Local club tackles fundraising project for Riley's
PLYMOUTH — The Plymouth Eagles Lodge 1900 is hard at work contributing to the year’s state project — raising enough money to buy an ambulance for Riley Hospital for Children.
Since the club’s fiscal year began in June, it has raised $1,800, which is more than half its goal contribution of $3,000. All of the Eagles clubs in Indiana will raise money for a $250,000 ambulance. It’s worth the high price tag, however, according to Plymouth Eagles secretary and president of District 4, Brandon VanVactor, who says the ambulance is equipped for surgery mid-transport.
VanVactor added that fundraisers like this and other local benefits are a part of what the Eagles does in the community.
“People helping people — that’s primarily what our focus is,” said VanVactor.
The club has been active in Plymouth since 1909, making a name for itself by hosting many events to raise money for local individuals and non-profit organizations. A recent benefit drew more than 520 people to the club — all of whom made donations for a friend’s medical needs. Eagles members donate to many local organizations including Heminger House, The Firemen’s Memorial Golf Outing, and the Mayor’s Meth Rehab house.
The club also participates in many national projects such as fulfilling a pledge of $25 million dollars to fund the Diabetes Research Center at the University of Iowa, and establishing the Memorial Foundation for children of deceased members who die while serving their country. The children are able to attend college or vocational school with grants up to $30,000, and receive medical and dental assistance.
VanVactor said that while fraternal clubs in the past few years have seen a dramatic decrease in membership and donations, the Plymouth Eagles has been flourishing. After almost closing in 2009, the addition of several members under age 35 breathed new life into the club. Now, their member base is nearly 500 people, and the club was one of the top in the state for new members this year.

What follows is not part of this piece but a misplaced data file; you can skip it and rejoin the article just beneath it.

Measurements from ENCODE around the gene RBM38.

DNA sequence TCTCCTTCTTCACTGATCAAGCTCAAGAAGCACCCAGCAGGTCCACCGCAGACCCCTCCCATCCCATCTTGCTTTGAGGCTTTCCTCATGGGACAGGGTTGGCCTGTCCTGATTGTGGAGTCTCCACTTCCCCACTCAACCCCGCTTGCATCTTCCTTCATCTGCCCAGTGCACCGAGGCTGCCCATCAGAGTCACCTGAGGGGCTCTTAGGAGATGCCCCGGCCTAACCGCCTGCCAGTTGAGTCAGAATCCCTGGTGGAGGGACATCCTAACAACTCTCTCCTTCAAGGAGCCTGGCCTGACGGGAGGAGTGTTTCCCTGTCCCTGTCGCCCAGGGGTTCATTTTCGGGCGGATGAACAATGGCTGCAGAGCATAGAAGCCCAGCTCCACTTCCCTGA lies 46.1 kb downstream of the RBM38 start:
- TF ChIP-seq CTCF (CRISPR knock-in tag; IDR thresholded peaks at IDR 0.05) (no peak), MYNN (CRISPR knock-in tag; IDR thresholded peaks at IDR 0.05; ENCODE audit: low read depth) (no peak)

The new younger members have changed the hours and atmosphere of the club, said VanVactor, but longtime members think it’s a good change.
“People who have been members for 50 years still enjoy it,” said VanVactor. “They say it reminds them of how it used to be when they first joined.”
Membership is open to anyone. New members must be sponsored by an existing member and voted in by the club. Dues are $25 for men, and $20 for women, per year. The lodge is located at 404 W. LaPorte St., Plymouth.
The Eagles Ladies also pitch in and have held quilting nights and are planning a Second Chance Prom to help raise funds for the ambulance.
The club recently hired an attorney for representation, as its alcohol license is being reviewed by the state. VanVactor said that despite these issues, it’s “business as usual” at the Eagles.